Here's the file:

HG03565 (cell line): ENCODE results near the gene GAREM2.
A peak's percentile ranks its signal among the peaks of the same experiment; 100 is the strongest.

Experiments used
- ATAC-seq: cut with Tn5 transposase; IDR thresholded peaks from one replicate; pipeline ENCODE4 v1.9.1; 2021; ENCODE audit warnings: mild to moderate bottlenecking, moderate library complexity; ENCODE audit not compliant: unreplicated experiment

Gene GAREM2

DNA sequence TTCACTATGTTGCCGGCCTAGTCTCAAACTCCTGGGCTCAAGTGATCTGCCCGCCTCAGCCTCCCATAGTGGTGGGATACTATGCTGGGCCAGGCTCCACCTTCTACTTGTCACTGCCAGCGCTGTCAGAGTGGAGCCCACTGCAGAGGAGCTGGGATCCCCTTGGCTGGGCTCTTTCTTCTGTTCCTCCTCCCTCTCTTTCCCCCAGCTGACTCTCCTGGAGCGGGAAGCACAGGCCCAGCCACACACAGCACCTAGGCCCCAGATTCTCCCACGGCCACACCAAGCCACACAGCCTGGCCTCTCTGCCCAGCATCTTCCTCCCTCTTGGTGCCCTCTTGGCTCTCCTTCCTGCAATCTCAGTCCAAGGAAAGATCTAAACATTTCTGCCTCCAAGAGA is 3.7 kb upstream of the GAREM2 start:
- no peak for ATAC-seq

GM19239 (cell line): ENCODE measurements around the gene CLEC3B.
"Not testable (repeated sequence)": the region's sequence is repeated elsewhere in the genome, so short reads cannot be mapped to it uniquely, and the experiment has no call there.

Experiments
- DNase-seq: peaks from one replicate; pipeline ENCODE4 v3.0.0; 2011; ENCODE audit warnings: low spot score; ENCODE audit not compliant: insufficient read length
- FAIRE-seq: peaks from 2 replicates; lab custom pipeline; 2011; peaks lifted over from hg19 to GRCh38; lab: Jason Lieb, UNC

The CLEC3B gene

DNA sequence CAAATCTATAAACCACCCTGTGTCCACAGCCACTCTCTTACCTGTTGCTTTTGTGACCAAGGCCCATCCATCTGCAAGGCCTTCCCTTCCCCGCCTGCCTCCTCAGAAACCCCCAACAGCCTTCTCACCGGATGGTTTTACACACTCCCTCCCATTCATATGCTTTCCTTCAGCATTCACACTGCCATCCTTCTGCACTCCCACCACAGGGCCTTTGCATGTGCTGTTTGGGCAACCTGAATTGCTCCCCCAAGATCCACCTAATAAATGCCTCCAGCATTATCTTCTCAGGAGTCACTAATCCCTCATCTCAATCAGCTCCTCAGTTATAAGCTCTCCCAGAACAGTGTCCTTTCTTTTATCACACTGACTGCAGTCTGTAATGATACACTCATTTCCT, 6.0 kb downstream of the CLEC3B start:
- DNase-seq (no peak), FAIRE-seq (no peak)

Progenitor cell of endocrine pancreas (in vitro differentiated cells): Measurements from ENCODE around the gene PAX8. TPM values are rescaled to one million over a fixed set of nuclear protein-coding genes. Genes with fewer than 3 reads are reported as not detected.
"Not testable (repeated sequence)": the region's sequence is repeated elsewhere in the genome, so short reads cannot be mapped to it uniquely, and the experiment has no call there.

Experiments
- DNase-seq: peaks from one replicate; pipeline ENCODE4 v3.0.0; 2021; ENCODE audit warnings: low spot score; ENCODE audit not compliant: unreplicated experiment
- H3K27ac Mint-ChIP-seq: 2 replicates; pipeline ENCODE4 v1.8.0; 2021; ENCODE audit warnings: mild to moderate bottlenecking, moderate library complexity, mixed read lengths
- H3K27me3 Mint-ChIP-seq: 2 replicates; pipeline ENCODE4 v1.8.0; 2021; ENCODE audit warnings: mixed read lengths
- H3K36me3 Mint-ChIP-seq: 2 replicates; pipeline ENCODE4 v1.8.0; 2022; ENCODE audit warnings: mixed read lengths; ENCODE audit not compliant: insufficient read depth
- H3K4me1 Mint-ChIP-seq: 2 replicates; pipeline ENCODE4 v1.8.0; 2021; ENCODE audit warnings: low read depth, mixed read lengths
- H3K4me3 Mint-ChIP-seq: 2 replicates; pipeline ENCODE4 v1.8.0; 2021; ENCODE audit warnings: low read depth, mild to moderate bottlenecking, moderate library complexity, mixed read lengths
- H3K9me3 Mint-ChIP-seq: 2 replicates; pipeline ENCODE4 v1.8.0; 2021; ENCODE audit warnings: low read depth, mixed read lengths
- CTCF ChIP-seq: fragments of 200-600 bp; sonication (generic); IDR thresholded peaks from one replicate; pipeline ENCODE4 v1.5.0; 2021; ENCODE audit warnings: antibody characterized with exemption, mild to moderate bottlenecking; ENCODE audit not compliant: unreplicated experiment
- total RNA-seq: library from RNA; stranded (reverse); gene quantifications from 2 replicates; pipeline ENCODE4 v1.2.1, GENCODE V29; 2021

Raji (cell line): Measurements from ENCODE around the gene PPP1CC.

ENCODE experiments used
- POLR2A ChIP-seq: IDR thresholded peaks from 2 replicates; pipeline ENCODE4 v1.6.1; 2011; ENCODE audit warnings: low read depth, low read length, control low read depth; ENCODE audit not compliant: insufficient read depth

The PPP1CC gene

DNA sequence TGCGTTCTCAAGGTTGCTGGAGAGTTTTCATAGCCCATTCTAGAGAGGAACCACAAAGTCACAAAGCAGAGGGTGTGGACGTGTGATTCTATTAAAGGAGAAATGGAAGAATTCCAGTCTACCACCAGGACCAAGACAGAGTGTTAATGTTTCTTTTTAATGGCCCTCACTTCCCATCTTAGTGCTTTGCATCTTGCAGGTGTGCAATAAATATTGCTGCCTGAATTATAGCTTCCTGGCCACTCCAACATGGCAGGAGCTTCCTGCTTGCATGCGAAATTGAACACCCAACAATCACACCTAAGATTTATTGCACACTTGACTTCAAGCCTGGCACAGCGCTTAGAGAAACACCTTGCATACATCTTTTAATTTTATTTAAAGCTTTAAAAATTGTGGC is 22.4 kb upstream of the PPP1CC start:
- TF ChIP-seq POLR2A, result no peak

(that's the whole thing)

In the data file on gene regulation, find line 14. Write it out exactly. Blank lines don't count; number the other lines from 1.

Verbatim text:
DNA sequence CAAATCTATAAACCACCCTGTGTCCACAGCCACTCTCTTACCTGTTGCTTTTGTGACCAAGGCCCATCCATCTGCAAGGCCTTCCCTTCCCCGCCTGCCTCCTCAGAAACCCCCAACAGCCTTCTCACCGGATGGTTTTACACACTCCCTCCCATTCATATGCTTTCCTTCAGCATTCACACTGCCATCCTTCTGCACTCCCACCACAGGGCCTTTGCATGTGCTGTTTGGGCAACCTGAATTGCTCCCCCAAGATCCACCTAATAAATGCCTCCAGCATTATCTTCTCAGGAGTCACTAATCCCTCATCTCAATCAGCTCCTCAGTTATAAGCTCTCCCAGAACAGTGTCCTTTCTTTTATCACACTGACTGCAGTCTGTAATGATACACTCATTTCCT, 6.0 kb downstream of the CLEC3B start: